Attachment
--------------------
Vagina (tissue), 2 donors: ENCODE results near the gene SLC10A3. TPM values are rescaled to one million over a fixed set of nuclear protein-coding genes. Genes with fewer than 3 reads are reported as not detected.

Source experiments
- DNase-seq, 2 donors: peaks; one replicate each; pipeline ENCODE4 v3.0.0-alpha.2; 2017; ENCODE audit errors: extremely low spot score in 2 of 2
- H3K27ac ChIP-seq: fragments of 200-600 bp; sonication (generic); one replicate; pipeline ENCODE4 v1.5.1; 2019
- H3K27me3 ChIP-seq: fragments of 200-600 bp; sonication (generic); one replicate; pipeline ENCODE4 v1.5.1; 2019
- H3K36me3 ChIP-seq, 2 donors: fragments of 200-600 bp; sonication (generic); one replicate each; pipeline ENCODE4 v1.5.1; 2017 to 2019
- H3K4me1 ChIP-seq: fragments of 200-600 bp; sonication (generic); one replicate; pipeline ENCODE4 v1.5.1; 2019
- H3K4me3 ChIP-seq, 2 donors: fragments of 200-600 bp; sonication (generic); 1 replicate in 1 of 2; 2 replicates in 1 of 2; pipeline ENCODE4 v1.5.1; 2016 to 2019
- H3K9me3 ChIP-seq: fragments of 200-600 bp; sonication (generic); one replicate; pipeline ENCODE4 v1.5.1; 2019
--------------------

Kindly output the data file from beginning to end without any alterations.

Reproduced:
Vagina (tissue), 2 donors: ENCODE results near the gene SLC10A3. TPM values are rescaled to one million over a fixed set of nuclear protein-coding genes. Genes with fewer than 3 reads are reported as not detected.

Source experiments
- DNase-seq, 2 donors: peaks; one replicate each; pipeline ENCODE4 v3.0.0-alpha.2; 2017; ENCODE audit errors: extremely low spot score in 2 of 2
- H3K27ac ChIP-seq: fragments of 200-600 bp; sonication (generic); one replicate; pipeline ENCODE4 v1.5.1; 2019
- H3K27me3 ChIP-seq: fragments of 200-600 bp; sonication (generic); one replicate; pipeline ENCODE4 v1.5.1; 2019
- H3K36me3 ChIP-seq, 2 donors: fragments of 200-600 bp; sonication (generic); one replicate each; pipeline ENCODE4 v1.5.1; 2017 to 2019
- H3K4me1 ChIP-seq: fragments of 200-600 bp; sonication (generic); one replicate; pipeline ENCODE4 v1.5.1; 2019
- H3K4me3 ChIP-seq, 2 donors: fragments of 200-600 bp; sonication (generic); 1 replicate in 1 of 2; 2 replicates in 1 of 2; pipeline ENCODE4 v1.5.1; 2016 to 2019
- H3K9me3 ChIP-seq: fragments of 200-600 bp; sonication (generic); one replicate; pipeline ENCODE4 v1.5.1; 2019